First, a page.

During my early stages of recovery from Legionnaires’ Disease, when I was starting to drive again, I was unable to tolerate anything on the car radio besides classical music, and even then, only the salvingly soothing variety. Nothing furious or intense. (I cannot be more specific in this regard as I am shamefully ignorant about classical music. My idea of classical music is Willie Nelson when he had a beard. Did I hear a “Badump-bump”?)
Being physically (and emotionally) fragile post ”Legionnaires’ Disease, I was unable to handle uncalming entertainment. No vituperative “Sports Talk” – “The Dodgers are horrible!” No Public Radio, covering ongoing atrocities. (Benefit of technological inter-connectedness: Any tragedy anywhere – We now hear about it.)
My timidity was hardly a post-Legionnaires’ Disease phenomenon. (It was simply more apparent.) I have always turned to entertainment for reliable escape. Primarily television. (And then, at some point, I escaped into television. No more periodic protection. I was cocooned in the medium full-time.
Of course, not any entertainment would suffice. Historically, I have assiduously avoided programming that is frightening, uncomfortable or dark. The Walking Dead? Forget about it. Homeland? I watched it once; they shot hostages in the head.
I have control over the shows themselves. (Note To Viewers Objecting To A Show’s “Inappropriate” Content: Do what I do. Watch something else.) But sometimes, out of laziness or inertia, I forgetfully drop my guard and I am blindsided by the commercials.
You would think that commercials would be harmless. They’re just selling stuff. Sometimes with humor, which is welcome. The Farmers’ Insurance ad where a giant snowball demolishes a guy’s car? (Apparently, his non-Farmers’ policy did not cover that eventuality.) Or the “Stay thirsty, my friends” beer guy: “His half-baked ideas are entirely baked.” (Did I make that up? I’m not sure.)
Funny commercials are not the problem. Unless they repeat them too often. (For me, “too often” means more than twice.) Or, more egregiously, they are rebroadcast during the same show.
“Didn’t I just see that, and laugh? Well, I am certainly not laughing again. And I am definitely not buying that product!”
Why do they do that? Can they really believe we are that brain-damaged?
‘They won’t remember. Let’s show it to them again.’”
Commercials are generally innocuous. Unfortunately, sometimes, when I’m just sitting there, thinking, “It’s a commercial; what damage can it do?”
I see a sad-eyed puppy needing desperately to be adopted. Or a starving child, with exactly the same eyes.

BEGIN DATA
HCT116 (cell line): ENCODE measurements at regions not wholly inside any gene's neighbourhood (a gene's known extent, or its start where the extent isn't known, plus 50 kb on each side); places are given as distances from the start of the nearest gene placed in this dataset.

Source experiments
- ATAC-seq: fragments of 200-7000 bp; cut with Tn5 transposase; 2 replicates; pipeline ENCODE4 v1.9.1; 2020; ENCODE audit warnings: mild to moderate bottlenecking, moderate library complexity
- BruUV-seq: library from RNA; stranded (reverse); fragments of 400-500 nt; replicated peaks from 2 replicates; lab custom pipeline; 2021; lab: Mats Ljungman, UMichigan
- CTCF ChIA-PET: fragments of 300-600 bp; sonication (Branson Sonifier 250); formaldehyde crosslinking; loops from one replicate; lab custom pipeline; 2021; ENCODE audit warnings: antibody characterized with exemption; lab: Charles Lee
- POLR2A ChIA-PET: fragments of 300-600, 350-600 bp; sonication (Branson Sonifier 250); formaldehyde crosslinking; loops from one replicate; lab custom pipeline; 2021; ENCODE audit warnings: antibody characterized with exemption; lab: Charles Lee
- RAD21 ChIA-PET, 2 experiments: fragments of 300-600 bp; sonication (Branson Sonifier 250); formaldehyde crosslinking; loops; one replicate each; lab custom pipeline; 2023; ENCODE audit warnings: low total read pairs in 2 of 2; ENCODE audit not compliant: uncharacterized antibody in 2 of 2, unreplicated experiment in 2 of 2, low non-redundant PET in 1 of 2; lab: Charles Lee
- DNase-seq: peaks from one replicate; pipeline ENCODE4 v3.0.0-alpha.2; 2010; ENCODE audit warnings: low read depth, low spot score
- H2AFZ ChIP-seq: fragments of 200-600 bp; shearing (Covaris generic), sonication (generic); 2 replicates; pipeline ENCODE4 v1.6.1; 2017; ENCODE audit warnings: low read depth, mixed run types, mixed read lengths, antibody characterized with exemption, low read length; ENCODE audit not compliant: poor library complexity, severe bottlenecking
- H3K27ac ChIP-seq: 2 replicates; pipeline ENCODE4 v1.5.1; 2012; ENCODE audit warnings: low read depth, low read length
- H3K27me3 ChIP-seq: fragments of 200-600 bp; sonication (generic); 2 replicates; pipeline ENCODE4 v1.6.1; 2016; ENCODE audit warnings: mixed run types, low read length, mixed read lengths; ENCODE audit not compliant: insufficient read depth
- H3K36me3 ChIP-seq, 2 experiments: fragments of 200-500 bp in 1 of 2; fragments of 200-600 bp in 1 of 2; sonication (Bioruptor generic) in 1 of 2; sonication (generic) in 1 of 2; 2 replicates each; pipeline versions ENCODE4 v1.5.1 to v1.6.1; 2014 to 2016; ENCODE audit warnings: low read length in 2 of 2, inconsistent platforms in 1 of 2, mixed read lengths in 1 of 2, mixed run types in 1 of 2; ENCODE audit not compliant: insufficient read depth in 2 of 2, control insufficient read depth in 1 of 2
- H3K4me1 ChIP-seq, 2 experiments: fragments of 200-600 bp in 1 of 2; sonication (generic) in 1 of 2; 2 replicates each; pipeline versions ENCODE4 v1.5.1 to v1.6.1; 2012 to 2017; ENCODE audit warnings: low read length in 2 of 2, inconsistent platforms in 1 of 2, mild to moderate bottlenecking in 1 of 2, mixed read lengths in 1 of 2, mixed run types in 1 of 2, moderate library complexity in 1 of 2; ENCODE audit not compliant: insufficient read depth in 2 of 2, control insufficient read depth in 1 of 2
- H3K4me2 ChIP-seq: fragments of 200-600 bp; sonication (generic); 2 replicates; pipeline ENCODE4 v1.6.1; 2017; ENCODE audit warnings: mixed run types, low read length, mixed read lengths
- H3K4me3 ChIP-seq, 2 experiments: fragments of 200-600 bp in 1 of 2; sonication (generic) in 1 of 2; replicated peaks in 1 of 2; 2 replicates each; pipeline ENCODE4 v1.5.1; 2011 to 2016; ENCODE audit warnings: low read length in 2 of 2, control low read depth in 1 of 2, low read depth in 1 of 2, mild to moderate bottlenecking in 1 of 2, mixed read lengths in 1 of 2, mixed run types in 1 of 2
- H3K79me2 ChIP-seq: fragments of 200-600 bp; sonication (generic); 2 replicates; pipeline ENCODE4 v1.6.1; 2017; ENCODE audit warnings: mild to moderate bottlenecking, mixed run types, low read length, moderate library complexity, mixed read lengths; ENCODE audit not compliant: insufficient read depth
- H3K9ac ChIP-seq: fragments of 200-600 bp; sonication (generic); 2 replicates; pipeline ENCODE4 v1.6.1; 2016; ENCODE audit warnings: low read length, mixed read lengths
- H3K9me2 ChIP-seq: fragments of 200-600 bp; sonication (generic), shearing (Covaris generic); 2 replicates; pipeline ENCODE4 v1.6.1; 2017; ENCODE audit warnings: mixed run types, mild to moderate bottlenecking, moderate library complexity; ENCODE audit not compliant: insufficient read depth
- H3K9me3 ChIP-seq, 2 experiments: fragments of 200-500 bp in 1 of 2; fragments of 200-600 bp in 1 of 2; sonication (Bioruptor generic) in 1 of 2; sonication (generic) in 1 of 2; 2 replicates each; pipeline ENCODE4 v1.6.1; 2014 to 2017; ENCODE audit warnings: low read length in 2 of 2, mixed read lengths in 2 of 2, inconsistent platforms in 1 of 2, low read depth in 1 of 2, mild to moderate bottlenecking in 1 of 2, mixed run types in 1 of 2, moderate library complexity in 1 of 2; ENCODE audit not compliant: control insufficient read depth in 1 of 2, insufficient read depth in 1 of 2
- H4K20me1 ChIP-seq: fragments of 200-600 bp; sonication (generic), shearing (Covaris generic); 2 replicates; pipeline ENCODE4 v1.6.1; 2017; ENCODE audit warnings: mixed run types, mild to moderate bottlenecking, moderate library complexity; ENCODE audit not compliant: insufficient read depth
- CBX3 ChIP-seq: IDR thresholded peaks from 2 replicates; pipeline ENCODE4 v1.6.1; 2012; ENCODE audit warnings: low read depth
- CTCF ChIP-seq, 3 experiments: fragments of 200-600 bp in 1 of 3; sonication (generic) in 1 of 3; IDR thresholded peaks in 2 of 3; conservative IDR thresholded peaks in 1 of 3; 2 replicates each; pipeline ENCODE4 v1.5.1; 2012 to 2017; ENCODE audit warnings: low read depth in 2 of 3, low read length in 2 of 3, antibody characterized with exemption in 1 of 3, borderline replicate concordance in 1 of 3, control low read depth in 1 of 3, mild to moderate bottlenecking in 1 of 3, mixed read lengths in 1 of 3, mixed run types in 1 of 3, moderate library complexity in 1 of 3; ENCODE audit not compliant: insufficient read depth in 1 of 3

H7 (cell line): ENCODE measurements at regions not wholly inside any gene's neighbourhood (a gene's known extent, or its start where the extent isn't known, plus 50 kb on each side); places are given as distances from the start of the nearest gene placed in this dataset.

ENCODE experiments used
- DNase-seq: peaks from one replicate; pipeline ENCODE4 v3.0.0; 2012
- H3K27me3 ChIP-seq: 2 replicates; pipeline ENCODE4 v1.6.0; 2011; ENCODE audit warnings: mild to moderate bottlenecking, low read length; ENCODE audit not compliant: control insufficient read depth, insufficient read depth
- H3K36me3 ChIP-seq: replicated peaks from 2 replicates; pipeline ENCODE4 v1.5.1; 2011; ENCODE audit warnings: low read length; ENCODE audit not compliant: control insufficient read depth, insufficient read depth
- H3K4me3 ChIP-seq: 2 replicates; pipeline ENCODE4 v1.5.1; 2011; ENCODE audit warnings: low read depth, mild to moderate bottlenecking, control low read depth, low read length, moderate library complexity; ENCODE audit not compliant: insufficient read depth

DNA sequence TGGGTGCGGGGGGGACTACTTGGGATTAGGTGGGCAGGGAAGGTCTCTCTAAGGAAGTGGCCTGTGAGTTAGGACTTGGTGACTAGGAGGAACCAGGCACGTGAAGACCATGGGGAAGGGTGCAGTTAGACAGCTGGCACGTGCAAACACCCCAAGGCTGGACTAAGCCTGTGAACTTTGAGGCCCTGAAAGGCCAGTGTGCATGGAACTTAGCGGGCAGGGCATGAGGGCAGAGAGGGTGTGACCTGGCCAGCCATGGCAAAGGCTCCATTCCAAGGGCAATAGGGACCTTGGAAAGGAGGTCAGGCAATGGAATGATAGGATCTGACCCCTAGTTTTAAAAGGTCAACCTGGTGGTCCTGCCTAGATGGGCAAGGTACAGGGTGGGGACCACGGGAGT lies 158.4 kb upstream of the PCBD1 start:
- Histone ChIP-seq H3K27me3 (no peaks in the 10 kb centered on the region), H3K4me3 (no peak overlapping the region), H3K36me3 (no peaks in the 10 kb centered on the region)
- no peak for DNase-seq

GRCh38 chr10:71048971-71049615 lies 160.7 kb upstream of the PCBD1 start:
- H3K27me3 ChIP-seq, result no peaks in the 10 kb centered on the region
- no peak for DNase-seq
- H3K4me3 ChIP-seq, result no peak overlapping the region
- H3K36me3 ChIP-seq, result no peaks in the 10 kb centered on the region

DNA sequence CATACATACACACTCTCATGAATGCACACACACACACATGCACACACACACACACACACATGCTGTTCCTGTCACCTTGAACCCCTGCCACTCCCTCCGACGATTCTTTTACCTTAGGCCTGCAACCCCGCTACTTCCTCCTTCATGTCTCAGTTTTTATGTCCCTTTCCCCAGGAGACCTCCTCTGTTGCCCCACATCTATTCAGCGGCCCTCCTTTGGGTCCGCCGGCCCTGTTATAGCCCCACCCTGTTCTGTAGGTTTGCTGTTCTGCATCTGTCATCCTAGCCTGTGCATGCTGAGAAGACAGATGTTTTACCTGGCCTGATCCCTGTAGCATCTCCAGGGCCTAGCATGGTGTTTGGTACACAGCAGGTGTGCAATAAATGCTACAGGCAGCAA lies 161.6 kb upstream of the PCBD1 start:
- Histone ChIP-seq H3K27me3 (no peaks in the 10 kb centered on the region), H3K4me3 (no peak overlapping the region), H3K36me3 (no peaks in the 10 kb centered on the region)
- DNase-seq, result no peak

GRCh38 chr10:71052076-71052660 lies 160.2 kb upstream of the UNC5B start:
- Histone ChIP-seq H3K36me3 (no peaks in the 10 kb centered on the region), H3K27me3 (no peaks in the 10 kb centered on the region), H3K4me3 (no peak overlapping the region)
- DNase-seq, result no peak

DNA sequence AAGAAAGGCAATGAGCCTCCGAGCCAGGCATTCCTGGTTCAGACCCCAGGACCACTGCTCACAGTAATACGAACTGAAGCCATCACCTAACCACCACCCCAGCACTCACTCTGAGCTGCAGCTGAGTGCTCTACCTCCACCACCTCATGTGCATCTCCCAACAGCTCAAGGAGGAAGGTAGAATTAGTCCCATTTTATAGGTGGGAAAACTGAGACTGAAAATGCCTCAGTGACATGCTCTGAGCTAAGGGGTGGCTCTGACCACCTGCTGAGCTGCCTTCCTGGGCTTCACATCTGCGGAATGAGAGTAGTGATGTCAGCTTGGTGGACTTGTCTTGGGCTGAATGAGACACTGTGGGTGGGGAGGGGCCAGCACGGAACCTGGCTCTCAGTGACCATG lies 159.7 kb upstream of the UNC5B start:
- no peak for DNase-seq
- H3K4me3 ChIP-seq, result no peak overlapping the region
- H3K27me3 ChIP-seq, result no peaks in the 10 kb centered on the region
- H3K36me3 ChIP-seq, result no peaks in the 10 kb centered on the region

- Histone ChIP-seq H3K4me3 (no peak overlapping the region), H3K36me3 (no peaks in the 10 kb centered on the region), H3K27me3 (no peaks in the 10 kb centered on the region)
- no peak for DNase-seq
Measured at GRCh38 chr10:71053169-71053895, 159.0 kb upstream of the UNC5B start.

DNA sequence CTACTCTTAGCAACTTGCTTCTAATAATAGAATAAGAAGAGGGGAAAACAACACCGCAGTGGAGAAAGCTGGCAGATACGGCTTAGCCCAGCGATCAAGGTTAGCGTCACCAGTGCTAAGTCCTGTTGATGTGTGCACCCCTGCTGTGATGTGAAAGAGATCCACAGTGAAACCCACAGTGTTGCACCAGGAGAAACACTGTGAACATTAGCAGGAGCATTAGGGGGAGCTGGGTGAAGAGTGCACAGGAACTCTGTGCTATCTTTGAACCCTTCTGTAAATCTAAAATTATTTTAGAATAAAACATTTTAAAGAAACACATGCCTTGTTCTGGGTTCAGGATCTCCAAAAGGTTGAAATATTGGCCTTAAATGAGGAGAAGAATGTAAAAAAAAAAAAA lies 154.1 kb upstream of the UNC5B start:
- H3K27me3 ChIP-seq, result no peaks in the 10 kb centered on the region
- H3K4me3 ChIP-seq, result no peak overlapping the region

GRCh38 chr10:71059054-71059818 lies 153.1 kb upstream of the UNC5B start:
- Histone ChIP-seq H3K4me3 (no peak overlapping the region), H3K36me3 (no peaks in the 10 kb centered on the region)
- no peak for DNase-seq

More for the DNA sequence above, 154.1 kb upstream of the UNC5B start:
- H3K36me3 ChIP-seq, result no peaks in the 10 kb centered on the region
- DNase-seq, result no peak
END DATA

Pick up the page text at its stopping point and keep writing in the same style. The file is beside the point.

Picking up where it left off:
The Eyes of Personal Accusation.
This discomfiting jolt is hardly and exception. There I am, seeking rescuing sanctuary in meaningless distraction, and what do I get instead?
“There is a victim of ‘Identity Theft’ every two seconds!”
Or a gathering of old people, worrying about funerals.
Can you believe that? I’m watching an innocuous “procedural”, and suddenly, I’m imagining my family dumping me in the river because there is no money for burial expenses. What happened to my money? Gone, because of “Identity Theft” every two seconds!
What else am I confronted with?
A guy in a lab jacket comes on, explaining how everyday foods are destroying my tooth enamel. And it is not coming back!
There’s an ad for a medicine that alleviates a serious disease. They list all the side effects, and it’s like, “Suicidal Thoughts of Actions” – You take your pill and it’s “Hasta la vista”? I’m stickin’ with the disease.
Hey, guys! I am watching TV! Do I really need to hear about these things right now?
You get Mesothelioma from breathing asbestos, and the best you can hope for is a “Class-Action” lawsuit. (So you can cough up your guts into a fancier handkerchief. Although only if you win.)
What is going on here?
“You’ll wonder where the ‘yellow’ went…”
What happened to commercials like those?
We have been deprived of our sanctuary, our insulating shelter from catastrophe and doom. (By the way, do not say “insulating” to a guy with Mesothelioma.)
No wonder people seek refuge in religion.
Forgiveness and love? It sounds pretty comforting.
Wait. There’s also hellfire and damnation. (And an Old Testament meshugenah.)
Good Lord! Am I missing something?
Or is there really no place to hide?